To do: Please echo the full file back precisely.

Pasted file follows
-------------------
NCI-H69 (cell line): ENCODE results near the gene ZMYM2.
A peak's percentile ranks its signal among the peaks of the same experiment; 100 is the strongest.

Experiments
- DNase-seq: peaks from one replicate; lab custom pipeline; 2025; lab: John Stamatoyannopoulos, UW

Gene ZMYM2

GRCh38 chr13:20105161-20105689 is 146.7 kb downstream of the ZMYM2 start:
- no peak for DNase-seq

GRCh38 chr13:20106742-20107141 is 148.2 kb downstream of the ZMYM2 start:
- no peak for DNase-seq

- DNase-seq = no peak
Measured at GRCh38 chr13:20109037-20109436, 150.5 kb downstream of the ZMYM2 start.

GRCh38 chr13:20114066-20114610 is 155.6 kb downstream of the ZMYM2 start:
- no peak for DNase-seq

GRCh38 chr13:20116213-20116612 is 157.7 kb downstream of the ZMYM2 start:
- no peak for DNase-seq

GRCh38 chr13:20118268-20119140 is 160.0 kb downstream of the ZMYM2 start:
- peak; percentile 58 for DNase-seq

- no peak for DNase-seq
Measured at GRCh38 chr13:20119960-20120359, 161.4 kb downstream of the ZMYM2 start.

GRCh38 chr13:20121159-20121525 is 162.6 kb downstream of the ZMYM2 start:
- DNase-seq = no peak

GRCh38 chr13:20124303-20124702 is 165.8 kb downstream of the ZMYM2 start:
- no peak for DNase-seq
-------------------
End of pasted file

NCI-H69 (cell line): ENCODE results near the gene ZMYM2.
A peak's percentile ranks its signal among the peaks of the same experiment; 100 is the strongest.

Experiments
- DNase-seq: peaks from one replicate; lab custom pipeline; 2025; lab: John Stamatoyannopoulos, UW

Gene ZMYM2

GRCh38 chr13:20105161-20105689 is 146.7 kb downstream of the ZMYM2 start:
- no peak for DNase-seq

GRCh38 chr13:20106742-20107141 is 148.2 kb downstream of the ZMYM2 start:
- no peak for DNase-seq

- DNase-seq = no peak
Measured at GRCh38 chr13:20109037-20109436, 150.5 kb downstream of the ZMYM2 start.

GRCh38 chr13:20114066-20114610 is 155.6 kb downstream of the ZMYM2 start:
- no peak for DNase-seq

GRCh38 chr13:20116213-20116612 is 157.7 kb downstream of the ZMYM2 start:
- no peak for DNase-seq

GRCh38 chr13:20118268-20119140 is 160.0 kb downstream of the ZMYM2 start:
- peak; percentile 58 for DNase-seq

- no peak for DNase-seq
Measured at GRCh38 chr13:20119960-20120359, 161.4 kb downstream of the ZMYM2 start.

GRCh38 chr13:20121159-20121525 is 162.6 kb downstream of the ZMYM2 start:
- DNase-seq = no peak

GRCh38 chr13:20124303-20124702 is 165.8 kb downstream of the ZMYM2 start:
- no peak for DNase-seq